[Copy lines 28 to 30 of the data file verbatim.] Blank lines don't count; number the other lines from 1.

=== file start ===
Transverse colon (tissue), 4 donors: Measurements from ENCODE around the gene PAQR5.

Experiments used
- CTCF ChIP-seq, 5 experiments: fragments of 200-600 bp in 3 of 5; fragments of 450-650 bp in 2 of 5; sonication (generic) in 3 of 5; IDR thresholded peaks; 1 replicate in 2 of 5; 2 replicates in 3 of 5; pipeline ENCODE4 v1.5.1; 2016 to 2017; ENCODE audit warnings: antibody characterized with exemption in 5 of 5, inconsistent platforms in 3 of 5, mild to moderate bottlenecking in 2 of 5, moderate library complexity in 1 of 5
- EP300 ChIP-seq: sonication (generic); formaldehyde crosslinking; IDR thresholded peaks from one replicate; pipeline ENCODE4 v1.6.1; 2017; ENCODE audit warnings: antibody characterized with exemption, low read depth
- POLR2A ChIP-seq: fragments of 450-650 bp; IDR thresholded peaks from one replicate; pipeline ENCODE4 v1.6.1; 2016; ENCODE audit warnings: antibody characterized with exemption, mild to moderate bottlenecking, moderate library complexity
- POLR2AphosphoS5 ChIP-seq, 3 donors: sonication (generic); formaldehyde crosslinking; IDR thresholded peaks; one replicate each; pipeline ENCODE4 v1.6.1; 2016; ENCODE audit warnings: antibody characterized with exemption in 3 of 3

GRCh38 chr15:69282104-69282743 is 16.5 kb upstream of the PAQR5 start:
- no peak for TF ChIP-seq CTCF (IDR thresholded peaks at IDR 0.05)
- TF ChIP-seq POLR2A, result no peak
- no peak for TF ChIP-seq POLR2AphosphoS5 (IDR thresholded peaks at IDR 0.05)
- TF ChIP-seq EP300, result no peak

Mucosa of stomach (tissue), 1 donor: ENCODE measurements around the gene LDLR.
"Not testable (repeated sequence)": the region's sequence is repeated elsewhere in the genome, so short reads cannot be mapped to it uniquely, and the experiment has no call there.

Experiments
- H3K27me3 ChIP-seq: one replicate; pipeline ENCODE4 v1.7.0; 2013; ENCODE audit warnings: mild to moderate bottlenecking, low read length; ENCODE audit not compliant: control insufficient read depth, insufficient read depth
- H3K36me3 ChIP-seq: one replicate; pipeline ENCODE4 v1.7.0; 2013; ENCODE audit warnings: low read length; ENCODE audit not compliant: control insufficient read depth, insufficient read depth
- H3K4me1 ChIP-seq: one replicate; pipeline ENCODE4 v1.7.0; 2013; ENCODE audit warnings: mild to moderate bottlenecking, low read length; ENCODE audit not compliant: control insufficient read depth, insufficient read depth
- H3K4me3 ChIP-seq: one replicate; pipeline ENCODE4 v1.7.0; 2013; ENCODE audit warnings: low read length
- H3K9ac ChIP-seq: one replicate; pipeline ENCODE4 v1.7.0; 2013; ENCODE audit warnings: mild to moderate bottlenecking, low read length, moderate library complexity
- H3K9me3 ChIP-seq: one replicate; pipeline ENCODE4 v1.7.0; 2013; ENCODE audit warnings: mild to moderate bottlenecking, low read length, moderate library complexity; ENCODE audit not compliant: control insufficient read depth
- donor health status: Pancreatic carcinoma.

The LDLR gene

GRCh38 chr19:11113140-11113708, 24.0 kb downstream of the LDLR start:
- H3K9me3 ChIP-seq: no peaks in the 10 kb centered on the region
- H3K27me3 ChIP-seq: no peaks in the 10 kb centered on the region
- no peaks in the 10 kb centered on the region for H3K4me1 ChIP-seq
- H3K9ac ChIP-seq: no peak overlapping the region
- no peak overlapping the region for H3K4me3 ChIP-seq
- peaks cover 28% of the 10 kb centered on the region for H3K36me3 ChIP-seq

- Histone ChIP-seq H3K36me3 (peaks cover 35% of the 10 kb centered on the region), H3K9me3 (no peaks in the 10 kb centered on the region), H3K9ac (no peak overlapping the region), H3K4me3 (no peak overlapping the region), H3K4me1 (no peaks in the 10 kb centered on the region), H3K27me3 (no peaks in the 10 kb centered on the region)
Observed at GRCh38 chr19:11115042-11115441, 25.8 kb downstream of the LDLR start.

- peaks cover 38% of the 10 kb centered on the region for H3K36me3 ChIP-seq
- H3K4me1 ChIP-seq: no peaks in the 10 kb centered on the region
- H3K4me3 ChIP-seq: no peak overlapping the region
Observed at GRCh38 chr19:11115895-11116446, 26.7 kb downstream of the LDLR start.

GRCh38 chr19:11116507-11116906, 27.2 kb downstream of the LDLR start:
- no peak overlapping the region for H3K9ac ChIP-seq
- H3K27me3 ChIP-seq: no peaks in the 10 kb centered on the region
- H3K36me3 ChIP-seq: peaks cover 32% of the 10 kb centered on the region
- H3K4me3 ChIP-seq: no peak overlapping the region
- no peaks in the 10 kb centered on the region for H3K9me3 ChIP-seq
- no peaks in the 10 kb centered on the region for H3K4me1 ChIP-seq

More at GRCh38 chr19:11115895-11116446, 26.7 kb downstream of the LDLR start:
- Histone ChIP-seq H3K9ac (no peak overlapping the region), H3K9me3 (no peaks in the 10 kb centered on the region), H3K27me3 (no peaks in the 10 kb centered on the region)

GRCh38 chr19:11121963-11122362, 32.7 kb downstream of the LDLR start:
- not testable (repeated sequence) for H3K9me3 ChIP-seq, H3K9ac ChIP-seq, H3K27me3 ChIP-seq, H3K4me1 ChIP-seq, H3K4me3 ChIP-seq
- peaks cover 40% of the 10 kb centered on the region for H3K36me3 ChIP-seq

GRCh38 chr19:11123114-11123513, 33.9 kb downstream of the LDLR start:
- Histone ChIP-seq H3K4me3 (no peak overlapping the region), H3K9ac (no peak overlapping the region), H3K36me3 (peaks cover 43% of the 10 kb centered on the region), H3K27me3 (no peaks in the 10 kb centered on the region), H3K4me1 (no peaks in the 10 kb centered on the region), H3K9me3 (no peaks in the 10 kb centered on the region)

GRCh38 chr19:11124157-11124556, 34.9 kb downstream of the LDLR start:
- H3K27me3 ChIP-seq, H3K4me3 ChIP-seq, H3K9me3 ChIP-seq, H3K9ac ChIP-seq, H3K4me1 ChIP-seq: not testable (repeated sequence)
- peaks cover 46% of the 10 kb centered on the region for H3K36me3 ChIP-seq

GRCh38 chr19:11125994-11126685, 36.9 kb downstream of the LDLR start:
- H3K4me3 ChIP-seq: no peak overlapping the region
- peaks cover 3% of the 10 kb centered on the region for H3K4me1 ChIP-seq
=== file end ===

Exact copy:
- no peak overlapping the region for H3K4me3 ChIP-seq
- peaks cover 28% of the 10 kb centered on the region for H3K36me3 ChIP-seq

- Histone ChIP-seq H3K36me3 (peaks cover 35% of the 10 kb centered on the region), H3K9me3 (no peaks in the 10 kb centered on the region), H3K9ac (no peak overlapping the region), H3K4me3 (no peak overlapping the region), H3K4me1 (no peaks in the 10 kb centered on the region), H3K27me3 (no peaks in the 10 kb centered on the region)